Sailor Jerri touches veterans’ hearts through song

PEASE – A Milaca Navy vet whose version of the song “Hallelujah” has gone viral to over 6 million people on YouTube touched the hearts of a couple hundred new listeners at the Tuesday, July 4, program in Pease.
Terra Weston wrote new lyrics to “Hallelujah” and became an overnight sensation after she posted “Hallelujah Veterans Version” on YouTube earlier this spring.
Weston’s story began 15 years ago when the Milaca native finished high school and enrolled in the Navy. She was stationed at Virginia Beach, Virginia, where she served from 2002 to 2006 as an aviation mechanic working on F/A 18 Super Hornet fighter-attack jets and helicopters.
She returned to Milaca after serving in the Navy. She attended St. Cloud State to study graphic design and worked as a paraprofessional at Milaca Public Schools. She had two boys along the way and got involved providing support to veterans through a group called the G4G Covert Ops.
Weston also continued a lifelong love of music when she returned home from the Navy in 2006. It’s that love of music she touched upon in reaching out to veterans through song.
“I have been singing my whole life since I was a teenager,” Weston said.
She is no stranger to singing karaoke at Bailey Rays in Santiago and has worked off and on as a DJ, she said.
In 2016 she took her music to a different level when she began learning to play the guitar.
“Veterans are notorious for being bullheaded,” Weston said. “Many won’t talk about their experiences or feelings unless it’s to another vet.”
Weston found that her music was another avenue for reaching some veterans. Weston was volunteering in the long-term care ward at the St. Cloud Veteran’s Hospital and became involved in a music program at the VA called Guitars for Vets, which provides guitars and guitar instruction at no cost to veterans struggling with physical injuries, PTSD and other emotional distress.
“We have weekly workshops and jam sessions every four to six weeks,” Weston said.
Weston will tell you she’s not very good at playing the guitar. She posted short videos on YouTube under the stage name Sailor Jerri for the veterans of the G4G Covert Ops support group to view. She also created a Facebook page that chronicled her growth as a guitar player. The support Weston provided the veterans through G4G Covert Ops and her group at the St. Cloud VA was reciprocated as Weston grew as a guitar player.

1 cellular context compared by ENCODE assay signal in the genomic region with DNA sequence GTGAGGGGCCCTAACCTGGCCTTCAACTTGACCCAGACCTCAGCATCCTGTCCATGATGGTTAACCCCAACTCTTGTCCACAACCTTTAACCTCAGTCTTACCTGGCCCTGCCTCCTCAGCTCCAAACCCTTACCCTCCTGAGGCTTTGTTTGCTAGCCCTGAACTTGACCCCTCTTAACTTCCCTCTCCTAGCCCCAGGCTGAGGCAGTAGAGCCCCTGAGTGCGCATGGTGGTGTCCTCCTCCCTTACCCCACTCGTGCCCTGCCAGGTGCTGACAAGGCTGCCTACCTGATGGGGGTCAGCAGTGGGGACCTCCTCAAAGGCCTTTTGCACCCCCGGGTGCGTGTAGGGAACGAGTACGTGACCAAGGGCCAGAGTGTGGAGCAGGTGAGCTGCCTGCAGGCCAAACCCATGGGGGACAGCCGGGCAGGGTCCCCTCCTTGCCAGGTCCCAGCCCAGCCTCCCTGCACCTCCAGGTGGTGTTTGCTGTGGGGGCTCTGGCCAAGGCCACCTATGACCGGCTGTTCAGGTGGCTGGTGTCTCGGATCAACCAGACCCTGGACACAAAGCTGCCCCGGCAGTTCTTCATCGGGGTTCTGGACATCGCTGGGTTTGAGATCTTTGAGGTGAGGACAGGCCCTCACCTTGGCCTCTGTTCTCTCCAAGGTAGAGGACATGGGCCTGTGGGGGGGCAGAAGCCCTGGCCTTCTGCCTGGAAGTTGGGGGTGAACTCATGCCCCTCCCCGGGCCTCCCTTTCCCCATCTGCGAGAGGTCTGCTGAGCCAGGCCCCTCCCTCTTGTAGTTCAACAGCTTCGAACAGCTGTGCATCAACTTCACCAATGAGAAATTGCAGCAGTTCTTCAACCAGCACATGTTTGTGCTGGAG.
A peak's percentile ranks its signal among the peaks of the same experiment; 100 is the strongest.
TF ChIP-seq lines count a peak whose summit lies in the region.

It wasn’t long before the singing and guitar picking became a form of support for the veterans.
Veterans began suggesting songs that Weston should sing. “Hallelujah” kept coming up.
There have been a handful of takes on the emotional song, including versions by its writer Leonard Cohen, the a cappella group Pentatonix, and most recently, Tori Kelly. But it’s the 1994 version by Jeff Buckley that Weston opted to cover. Weston eventually rewrote the song’s lyrics using the experiences of the veterans she encountered through the G4G Covert Ops support group.
“I took their words and put them to music,” she said.
The same day she wrote the new lyrics, she created a video of the song in her living room and posted it on Facebook before going to bed that night.
What she found the next morning shocked her.
“It had been viewed over a million times,” Weston said. “After six days, it had been viewed 6 million times.”
She then put out a call to veterans and asked them to contribute photos from their days in the service. She received hundreds of photos and paired them with a cleaner recording of the song for a new YouTube video, which can be viewed at To date, the video has been viewed 18,000 times on YouTube and a link to the video on Facebook has been viewed 353,000 times.
On June 16, Weston released an original song called “Strong.” She wrote the lyrics and musician friend Greg Huberty put the lyrics to music.
“In one month I wrote, recorded and released the song,” Weston said. “Strong” is available for download on iTunes at The song is also available for download on Amazon Music and Google Play.
Weston says the response to Sailor Jerri and her music has been phenomenal.
“I’ve received so many messages – thousands in a number of days,” she said.
“I reply to every one,” Weston said.
But in keeping with her commitment to the veterans who reach out through G4G Covert Ops, Weston has some fears.
“I’m afraid I’ll miss someone who needs someone to talk to,” Weston said.
Weston has touched millions of people through her Sailor Jerri persona in venues across the country. She’s had a busy 10 days.
On June 24, she performed in Chicago for the Folds of Honor organization’s benefit that was raising money for Gold Star families. June 28-30, she was in New York at Saratoga Warhorse, a nonprofit organization assisting veterans who are suffering from psychological wounds through equine-assisted experience. On Saturday, June 30, she was in Fayetteville, North Carolina, performing to aid patients with traumatic brain injuries.
Sunday she performed at Captain’s Lakeside in Isanti, and on Tuesday, she was scheduled to be the keynote speaker and performer at Pease’s Fourth of July program.
Weston was expected to talk about things civilians don’t know about veterans, and one of her passions, RED Friday. RED Friday is a means to let veterans and current servicemen and servicewomen know that civilians support them by wearing red every Friday, Weston said. The RED in RED Friday stands for “Remember Everyone Deployed,” she said.